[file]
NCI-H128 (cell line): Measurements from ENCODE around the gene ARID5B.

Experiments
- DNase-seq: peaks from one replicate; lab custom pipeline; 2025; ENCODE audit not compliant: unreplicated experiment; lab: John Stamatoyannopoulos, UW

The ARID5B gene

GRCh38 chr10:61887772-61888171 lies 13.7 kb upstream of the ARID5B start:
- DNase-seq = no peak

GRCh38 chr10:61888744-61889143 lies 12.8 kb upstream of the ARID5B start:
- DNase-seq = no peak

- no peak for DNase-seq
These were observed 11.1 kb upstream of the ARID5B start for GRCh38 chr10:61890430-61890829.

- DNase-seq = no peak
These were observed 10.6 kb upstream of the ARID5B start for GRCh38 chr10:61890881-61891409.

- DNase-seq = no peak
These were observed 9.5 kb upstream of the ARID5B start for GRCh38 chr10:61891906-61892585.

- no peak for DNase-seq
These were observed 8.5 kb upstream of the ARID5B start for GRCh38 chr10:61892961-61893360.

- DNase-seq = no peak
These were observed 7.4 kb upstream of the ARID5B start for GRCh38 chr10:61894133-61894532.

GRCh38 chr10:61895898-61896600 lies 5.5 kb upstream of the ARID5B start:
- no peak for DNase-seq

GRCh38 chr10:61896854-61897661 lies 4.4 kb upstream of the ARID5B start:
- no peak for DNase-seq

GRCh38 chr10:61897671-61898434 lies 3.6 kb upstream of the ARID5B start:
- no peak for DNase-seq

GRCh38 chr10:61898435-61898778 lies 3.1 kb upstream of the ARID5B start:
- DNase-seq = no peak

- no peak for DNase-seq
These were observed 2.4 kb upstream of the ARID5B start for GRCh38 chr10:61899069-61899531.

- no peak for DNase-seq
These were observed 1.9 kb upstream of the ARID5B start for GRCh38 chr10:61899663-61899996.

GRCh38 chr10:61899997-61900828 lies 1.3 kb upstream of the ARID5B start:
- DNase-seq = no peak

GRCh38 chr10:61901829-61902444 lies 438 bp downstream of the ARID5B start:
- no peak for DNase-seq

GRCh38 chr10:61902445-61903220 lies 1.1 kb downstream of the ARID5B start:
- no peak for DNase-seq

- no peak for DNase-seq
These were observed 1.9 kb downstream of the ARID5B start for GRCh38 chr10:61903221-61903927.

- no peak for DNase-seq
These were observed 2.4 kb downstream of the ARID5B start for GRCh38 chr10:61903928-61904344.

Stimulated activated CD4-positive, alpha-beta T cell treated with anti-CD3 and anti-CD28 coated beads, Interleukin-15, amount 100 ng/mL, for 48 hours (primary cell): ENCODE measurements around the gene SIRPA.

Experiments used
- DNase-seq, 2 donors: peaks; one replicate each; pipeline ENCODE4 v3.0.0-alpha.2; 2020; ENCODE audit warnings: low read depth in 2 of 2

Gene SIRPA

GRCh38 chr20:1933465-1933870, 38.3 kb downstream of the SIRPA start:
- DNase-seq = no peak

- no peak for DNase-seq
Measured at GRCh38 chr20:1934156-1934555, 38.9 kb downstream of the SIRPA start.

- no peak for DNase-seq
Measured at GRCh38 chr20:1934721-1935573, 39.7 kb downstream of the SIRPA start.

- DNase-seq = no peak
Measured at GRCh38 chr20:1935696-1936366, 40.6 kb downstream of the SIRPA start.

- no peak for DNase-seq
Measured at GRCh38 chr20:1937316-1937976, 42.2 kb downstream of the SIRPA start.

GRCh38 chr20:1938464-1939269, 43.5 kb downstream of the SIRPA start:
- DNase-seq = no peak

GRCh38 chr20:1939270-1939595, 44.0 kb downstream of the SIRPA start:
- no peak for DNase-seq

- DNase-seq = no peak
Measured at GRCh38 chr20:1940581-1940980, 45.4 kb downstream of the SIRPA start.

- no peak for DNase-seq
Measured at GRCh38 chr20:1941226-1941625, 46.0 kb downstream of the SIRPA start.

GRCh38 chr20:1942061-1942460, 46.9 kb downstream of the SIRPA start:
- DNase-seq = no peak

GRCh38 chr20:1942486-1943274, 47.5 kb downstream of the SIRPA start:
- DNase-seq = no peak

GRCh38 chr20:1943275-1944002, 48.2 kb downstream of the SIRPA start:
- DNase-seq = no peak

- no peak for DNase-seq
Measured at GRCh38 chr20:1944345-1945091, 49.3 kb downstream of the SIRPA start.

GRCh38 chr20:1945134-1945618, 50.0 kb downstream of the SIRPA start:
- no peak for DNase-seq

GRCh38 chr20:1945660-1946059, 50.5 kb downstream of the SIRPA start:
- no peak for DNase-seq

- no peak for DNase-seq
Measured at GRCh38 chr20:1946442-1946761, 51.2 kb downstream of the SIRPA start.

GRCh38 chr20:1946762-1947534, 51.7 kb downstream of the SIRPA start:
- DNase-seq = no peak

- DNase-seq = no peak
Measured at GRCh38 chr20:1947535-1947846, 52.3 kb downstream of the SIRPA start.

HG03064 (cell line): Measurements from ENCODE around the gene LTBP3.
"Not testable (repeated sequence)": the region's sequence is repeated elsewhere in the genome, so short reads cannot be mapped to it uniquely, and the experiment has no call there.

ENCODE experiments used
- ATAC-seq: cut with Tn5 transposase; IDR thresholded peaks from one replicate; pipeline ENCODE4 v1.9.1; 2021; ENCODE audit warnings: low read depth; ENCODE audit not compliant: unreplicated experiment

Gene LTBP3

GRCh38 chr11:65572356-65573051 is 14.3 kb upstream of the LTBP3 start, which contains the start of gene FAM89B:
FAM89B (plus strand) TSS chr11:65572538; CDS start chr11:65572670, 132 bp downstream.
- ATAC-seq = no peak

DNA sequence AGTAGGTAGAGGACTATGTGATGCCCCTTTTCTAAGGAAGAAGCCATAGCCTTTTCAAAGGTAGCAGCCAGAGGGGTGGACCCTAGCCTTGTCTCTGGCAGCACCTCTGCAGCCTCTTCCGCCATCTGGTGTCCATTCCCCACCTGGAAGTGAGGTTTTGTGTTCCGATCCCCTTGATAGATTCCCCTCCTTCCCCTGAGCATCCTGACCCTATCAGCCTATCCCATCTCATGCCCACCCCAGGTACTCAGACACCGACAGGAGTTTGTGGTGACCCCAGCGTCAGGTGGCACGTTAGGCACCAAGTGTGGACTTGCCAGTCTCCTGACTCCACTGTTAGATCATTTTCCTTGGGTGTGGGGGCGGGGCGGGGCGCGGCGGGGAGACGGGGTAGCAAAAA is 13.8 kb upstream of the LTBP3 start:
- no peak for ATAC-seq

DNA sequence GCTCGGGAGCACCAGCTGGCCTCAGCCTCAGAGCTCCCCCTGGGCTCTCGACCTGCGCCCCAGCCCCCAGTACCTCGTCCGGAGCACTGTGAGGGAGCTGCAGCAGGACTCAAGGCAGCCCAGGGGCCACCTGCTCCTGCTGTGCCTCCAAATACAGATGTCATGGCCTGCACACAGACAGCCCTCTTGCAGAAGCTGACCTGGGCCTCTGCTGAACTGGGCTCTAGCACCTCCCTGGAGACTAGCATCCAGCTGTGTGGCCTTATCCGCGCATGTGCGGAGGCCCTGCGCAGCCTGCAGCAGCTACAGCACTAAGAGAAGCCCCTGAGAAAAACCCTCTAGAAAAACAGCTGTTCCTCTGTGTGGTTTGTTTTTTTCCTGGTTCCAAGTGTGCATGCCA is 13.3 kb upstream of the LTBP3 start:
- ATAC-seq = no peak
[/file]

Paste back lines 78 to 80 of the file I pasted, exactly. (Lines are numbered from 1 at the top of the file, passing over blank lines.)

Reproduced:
- DNase-seq = no peak

- DNase-seq = no peak
Measured at GRCh38 chr20:1947535-1947846, 52.3 kb downstream of the SIRPA start.